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East: EBRD Issues Projections On Eastern Growth

  • Ron Synovitz

London, 23 April 2001 (RFE/RL) -- The European Bank for Reconstruction and Development (EBRD) says the global economic slowdown will mean lower growth than last year across Central and Eastern European and the former Soviet republics.

Forecasts released by the EBRD yesterday (22 April) say that the Gross Domestic Product for the region as a whole will grow by about 3.7 percent. That compares to about 5.4 percent overall GDP growth last year.

EBRD Chief Economist Willem Buiter says the favorable economic environment that propelled the region for most of last year is fading. He says falling world oil prices and the rising real value of the ruble means the pace of GDP growth in Russia will slow to about 3.4 percent for this year. Russia's economic performance could impact the growth of other former Soviet republics that are closely tied to the ruble.

Meanwhile, with the global economy deteriorating, it could be more difficult for Eastern countries to obtain external financing than in the past.

The forecasts were released as officials from across Eastern Europe and the former Soviet republics gather in London for the EBRD's annual board meeting. Plenary sessions start today.

Regional and Country-by-Country breakdown on GDP Forecasts for 2001

The following table shows the European Bank for Reconstruction and Development's economic growth forecasts for 2001 and economic performance last year (2000).

The EBRD says that overall GDP growth for Central and Eastern Europe, the Baltic States, Southeastern Europe and the Commonwealth of Independent States will fall to 3.7 percent this year from 5.4 percent last year. Here is the EBRD's regional and country breakdown:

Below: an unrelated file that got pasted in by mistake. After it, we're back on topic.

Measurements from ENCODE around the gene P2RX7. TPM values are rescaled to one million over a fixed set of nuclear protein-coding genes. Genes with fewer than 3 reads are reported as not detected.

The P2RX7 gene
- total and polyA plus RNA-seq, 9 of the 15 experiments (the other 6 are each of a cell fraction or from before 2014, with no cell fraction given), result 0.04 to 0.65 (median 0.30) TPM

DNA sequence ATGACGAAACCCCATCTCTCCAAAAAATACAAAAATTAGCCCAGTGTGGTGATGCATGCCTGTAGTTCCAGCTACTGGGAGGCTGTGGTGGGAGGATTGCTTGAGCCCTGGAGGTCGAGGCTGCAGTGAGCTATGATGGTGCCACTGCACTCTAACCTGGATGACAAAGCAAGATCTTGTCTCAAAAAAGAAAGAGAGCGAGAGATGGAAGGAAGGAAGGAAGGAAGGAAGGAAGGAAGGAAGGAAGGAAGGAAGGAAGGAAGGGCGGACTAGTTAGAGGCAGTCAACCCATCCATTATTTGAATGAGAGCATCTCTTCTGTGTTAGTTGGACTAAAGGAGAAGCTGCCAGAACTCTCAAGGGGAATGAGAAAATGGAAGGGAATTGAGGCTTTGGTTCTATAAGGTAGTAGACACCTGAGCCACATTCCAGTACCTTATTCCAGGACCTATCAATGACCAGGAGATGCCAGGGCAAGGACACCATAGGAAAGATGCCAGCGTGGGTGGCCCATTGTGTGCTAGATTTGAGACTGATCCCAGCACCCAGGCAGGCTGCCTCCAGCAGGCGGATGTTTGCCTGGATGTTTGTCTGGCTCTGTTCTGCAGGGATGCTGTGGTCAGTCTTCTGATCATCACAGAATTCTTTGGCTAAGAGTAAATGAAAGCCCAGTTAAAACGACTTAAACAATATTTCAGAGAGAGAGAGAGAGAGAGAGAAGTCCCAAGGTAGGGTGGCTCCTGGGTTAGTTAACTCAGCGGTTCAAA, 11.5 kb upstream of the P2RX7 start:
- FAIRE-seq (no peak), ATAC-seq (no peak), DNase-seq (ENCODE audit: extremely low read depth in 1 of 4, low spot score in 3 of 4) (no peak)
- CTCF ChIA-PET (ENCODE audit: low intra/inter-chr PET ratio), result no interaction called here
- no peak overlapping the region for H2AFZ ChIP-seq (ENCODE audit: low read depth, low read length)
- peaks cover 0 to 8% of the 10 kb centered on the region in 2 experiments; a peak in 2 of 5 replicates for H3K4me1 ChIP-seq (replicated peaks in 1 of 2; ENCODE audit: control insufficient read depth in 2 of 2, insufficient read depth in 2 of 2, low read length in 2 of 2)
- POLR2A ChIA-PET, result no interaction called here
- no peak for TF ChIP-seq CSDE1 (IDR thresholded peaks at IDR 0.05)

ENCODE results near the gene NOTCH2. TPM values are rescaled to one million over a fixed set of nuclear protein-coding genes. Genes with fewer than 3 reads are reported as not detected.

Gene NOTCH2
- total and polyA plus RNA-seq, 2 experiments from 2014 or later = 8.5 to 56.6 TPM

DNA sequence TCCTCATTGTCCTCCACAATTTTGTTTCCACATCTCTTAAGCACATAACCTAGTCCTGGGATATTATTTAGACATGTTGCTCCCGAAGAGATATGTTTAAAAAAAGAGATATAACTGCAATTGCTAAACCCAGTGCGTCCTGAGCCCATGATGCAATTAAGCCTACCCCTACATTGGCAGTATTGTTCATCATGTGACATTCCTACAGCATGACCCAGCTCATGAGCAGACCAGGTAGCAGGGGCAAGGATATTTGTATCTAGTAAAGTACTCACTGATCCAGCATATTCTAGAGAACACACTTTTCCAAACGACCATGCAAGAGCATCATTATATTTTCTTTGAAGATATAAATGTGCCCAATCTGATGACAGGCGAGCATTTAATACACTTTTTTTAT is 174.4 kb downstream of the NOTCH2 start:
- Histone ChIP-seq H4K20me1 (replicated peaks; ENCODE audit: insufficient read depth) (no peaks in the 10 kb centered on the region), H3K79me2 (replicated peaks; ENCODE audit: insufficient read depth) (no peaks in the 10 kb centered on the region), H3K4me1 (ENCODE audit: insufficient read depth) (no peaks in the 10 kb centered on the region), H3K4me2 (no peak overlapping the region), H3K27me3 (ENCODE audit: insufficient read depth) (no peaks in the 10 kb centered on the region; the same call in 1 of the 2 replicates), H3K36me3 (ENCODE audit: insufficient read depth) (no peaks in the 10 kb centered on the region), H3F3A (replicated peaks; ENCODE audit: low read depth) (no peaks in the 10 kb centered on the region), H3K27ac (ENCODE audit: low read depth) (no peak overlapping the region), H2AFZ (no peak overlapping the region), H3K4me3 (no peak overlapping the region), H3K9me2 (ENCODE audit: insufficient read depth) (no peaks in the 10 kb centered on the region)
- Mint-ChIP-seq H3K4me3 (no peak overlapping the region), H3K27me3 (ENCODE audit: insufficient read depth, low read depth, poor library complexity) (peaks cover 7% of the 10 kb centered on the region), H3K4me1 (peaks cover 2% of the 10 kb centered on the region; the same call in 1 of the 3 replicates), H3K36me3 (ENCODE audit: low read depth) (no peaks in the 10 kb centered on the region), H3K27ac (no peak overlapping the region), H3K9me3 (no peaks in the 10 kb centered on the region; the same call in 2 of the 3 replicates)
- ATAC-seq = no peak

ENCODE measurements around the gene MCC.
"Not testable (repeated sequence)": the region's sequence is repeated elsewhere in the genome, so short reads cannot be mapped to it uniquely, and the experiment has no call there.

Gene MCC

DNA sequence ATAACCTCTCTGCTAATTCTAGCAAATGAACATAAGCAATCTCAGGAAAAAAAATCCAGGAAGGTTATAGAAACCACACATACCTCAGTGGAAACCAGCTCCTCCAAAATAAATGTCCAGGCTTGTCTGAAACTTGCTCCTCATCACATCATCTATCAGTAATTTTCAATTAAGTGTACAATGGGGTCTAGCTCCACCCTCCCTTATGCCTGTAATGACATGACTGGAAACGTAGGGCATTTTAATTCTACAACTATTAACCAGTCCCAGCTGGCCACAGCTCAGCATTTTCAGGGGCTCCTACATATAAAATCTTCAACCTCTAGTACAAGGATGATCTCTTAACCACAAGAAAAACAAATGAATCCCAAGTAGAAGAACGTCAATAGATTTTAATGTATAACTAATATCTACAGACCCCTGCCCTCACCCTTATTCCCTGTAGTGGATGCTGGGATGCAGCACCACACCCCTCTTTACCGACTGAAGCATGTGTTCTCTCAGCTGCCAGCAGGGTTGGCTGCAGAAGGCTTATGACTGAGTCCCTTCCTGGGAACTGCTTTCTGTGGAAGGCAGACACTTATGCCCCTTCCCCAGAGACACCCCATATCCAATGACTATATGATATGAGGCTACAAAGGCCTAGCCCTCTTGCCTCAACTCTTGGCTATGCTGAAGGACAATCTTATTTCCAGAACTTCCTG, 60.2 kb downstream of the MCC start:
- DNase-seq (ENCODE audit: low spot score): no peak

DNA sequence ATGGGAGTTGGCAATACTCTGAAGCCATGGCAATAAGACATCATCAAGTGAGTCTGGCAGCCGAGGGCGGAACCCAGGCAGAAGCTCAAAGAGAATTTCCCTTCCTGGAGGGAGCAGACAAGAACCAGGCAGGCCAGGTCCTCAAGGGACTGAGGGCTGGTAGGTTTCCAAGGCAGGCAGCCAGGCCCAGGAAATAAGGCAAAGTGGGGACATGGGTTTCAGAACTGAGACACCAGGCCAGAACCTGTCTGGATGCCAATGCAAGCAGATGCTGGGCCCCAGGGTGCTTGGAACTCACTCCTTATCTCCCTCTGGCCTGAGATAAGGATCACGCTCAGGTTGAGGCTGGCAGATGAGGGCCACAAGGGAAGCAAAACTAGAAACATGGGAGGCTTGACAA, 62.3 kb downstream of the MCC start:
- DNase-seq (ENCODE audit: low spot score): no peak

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Central-Eastern Europe and Baltic States as a region: 2000 = 4.1 percent GDP growth; 2001 = 3.7 percent GDP growth.

Czech Republic: 2000 = 3.1 percent; 2001 = 3.5 percent GDP growth.

Estonia: 2000 = 6.4 percent; 2001 = 4.5 percent GDP growth

Hungary: 2000 = 5.2 percent; 2001 = 4.5 percent GDP growth.

Latvia: 2000 = 6.6 percent; 2001 = 4.0 percent GDP growth.

Lithuania 2000 = 2.9 percent; 2001 = 3.4 percent GDP growth.

Poland: 2000 = 4.1 percent; 2001 = 3.5 percent GDP growth.

Slovak Republic: 2000 = 2.2 percent; 2001 = 3.0 percent GDP growth.

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Southeastern Europe as a region: 2000 = 4.4 percent; 2001 = 4.0 percent GDP growth.

Albania: 2000 = 0.0 percent; 2001 = 6.0 percent GDP growth.

Bosnia-Herzegovina: 2000 = 10 percent; 20001 = 10.0 percent GDP growth.

Bulgaria: 2000 = 5.0 percent; 2001 = 4.5 percent GDP growth.

Croatia: 2000 = 3.6 percent; 2001 = 3.0 percent GDP growth.

Yugoslavia: 2000 = 10.7 percent; 2001 = 8.0 percent GDP growth.

Macedonia: 2000 = 5.1 percent; 2001 = 2.0 percent GDP growth.

Romania: 2000 = 1.6 percent; 2001 = 2.5 percent GDP growth. Eastern Growth

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Commonwealth of Independent States as a region: 2000 = 7.3 percent; 2001 = 3.6 percent GDP growth.

Armenia: 2000 = 6.0 percent; 2001 = 5.0 percent GDP growth.

Azerbaijan: 2000 = 10.5 percent; 2001 = 8.5 percent GDP growth.

Belarus: 2000 = 5.8 percent; 2001 = 2.0 percent GDP growth.

Georgia: 2000 = 2.0 percent; 2001 = 4.5 percent GDP growth.

Kazakhstan: 2000 = 9.6 percent; 2001 = 6.0 percent GDP growth.

Kyrgyzstan: 2000 = 5.1 percent; 2001 = 4.0 percent GDP growth.

Moldova: 2000 = 0.0 percent; 2001 = 2.5 percent GDP growth.

Russia: 2000 = 7.7 percent; 2001 = 3.4 percent GDP growth.

Tajikistan: 2000 = 8.3 percent; 2001 = 4.5 percent GDP growth.

Turkmenistan:2000 = 17.6 percent; 2001 = 6.0 percent GDP growth.

Ukraine: 2000 = 6.0 percent; 2001 = 3.5 percent GDP growth.

Uzbekistan: 2000 = 1.5 percent; 2001 = 1.0 percent GDP growth.

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